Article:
Growing up in New York's Orthodox Community, Mordechai Dzikansky, a rabbi's son, did not envision his memoir would be titled Terrorist Cop.
Nor did Mr Dzikansky, 49, who now lives in Ra'anana, foresee that he would go from being a policeman who happens to be Jewish to the Jewish policeman of New York and, ultimately, to New York Police Department's ambassador to the Jewish state.
As Yaniv “Nev” Schulman points out, he’s got a fair amount in common with Facebook creator Mark Zuckerberg.
Both are 26, from Jewish families in New York and live enviable lives surrounded by the latest in geek-dream software. And for both, being part of what Schulman calls “the first Facebook generation” has had unimaginable consequences.
The Broadway comedian was born Sam Joel in Brooklyn to Orthodox parents and spent his childhood learning at a yeshiva school, but chose to enter showbiz and change his name to Zero rather than follow in the family footsteps.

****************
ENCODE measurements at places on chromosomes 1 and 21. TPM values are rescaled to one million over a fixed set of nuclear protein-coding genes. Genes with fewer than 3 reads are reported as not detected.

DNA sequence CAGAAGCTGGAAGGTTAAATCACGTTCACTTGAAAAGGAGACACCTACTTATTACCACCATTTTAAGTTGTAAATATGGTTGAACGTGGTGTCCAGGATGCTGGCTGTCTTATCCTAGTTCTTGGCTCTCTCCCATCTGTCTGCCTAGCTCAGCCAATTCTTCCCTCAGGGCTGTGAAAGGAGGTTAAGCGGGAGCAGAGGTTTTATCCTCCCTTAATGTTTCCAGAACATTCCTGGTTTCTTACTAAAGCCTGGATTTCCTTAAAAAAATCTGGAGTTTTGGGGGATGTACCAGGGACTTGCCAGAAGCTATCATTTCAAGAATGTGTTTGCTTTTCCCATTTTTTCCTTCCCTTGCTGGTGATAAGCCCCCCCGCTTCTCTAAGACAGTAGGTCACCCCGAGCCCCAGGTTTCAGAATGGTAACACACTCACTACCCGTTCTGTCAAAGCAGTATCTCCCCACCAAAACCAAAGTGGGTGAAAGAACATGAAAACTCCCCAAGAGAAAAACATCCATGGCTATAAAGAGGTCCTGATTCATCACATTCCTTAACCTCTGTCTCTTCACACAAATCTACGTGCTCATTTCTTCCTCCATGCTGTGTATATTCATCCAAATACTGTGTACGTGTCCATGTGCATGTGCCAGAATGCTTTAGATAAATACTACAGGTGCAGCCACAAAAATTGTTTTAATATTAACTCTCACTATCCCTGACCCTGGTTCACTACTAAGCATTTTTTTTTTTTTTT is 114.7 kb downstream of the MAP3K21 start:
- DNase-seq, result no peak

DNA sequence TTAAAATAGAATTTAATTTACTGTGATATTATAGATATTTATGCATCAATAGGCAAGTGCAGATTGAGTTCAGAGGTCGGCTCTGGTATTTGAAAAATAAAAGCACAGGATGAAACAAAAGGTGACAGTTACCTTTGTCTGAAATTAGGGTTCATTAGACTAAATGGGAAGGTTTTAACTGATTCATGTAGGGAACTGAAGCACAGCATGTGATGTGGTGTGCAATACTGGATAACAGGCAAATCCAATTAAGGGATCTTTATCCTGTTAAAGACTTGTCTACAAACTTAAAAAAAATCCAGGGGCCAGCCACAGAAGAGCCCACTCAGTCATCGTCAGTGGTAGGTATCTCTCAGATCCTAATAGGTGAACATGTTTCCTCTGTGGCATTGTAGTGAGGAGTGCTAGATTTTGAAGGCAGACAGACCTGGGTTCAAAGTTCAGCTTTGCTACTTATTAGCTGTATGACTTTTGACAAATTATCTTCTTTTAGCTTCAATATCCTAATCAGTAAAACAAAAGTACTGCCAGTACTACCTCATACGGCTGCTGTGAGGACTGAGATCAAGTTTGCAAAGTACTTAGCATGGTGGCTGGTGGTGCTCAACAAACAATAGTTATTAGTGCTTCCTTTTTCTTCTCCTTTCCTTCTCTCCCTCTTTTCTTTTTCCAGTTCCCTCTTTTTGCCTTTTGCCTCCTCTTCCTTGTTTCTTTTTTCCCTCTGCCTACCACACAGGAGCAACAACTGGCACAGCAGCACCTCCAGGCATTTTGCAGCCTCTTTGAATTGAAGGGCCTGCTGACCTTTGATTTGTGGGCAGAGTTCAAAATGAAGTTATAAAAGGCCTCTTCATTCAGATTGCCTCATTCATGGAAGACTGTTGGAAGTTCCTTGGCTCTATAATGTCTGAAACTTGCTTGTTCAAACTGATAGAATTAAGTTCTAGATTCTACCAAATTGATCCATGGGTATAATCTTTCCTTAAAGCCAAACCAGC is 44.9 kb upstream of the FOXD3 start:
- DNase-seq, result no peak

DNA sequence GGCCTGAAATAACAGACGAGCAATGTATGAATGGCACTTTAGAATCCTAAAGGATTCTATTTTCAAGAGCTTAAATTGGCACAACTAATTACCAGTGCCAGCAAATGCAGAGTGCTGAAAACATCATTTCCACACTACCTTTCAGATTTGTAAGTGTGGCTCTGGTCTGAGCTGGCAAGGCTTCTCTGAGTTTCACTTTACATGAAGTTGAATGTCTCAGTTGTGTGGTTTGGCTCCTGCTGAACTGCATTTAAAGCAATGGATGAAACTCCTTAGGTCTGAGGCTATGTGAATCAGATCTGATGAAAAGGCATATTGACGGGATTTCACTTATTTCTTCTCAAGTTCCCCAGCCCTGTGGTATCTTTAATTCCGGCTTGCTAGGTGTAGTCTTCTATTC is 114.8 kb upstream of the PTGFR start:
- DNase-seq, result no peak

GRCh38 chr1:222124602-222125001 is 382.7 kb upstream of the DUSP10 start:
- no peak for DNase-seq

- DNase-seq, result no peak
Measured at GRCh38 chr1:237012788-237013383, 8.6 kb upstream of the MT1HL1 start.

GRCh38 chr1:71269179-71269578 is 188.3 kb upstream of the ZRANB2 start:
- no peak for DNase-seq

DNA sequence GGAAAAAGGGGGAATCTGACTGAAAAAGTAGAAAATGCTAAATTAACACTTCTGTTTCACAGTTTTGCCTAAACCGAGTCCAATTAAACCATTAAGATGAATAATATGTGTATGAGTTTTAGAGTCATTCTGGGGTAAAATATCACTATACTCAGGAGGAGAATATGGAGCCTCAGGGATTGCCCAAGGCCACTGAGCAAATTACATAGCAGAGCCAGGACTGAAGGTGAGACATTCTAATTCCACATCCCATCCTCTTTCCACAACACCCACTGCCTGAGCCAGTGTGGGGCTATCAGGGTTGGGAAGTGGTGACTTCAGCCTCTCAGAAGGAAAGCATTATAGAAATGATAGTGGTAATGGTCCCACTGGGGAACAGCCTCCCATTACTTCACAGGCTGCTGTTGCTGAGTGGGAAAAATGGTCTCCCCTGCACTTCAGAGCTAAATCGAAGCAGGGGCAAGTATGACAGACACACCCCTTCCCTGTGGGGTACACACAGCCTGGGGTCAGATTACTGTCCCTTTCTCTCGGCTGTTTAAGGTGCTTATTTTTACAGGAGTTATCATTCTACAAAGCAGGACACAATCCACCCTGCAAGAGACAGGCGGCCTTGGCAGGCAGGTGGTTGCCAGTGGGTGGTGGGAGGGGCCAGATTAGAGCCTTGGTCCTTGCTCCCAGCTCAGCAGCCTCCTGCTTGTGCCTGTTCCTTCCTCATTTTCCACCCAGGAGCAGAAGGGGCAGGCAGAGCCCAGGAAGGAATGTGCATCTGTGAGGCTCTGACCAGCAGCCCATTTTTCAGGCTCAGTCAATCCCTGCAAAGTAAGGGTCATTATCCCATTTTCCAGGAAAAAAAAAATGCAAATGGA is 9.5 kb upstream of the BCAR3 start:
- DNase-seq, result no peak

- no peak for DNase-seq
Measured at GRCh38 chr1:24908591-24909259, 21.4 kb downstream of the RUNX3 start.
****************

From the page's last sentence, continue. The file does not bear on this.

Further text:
The city now known as the Big Apple began life as a Dutch colonial settlement, taking the name New York in 1664. Chosen as the capital of New Netherland and given municipal rights on February 2 1653, it had a population of just 5,000 by 1700 but by the time of American independence that had grown to about 25,000.
There are now near to 19 million people in New York State; it is estimated that more than 1.6 million of them are Jewish. It wasn’t always that way; the first Jewish community arrived in 1654.
The JC’s longtime Italy correspondent and the only female president of Italian Jewry in history has died at the age of 91.
Tullia Zevi, whose family left their home in Milan for France in the 1930s when the fascist dictator Benito Mussolini instated antisemitic laws, also served in the World Jewish Congress and European Jewish Congress.
From 1983 she spent five years as head of the Union of Italian Jewish Communities, during which time she oversaw the first papal visit to the Rome synagogue in modern history.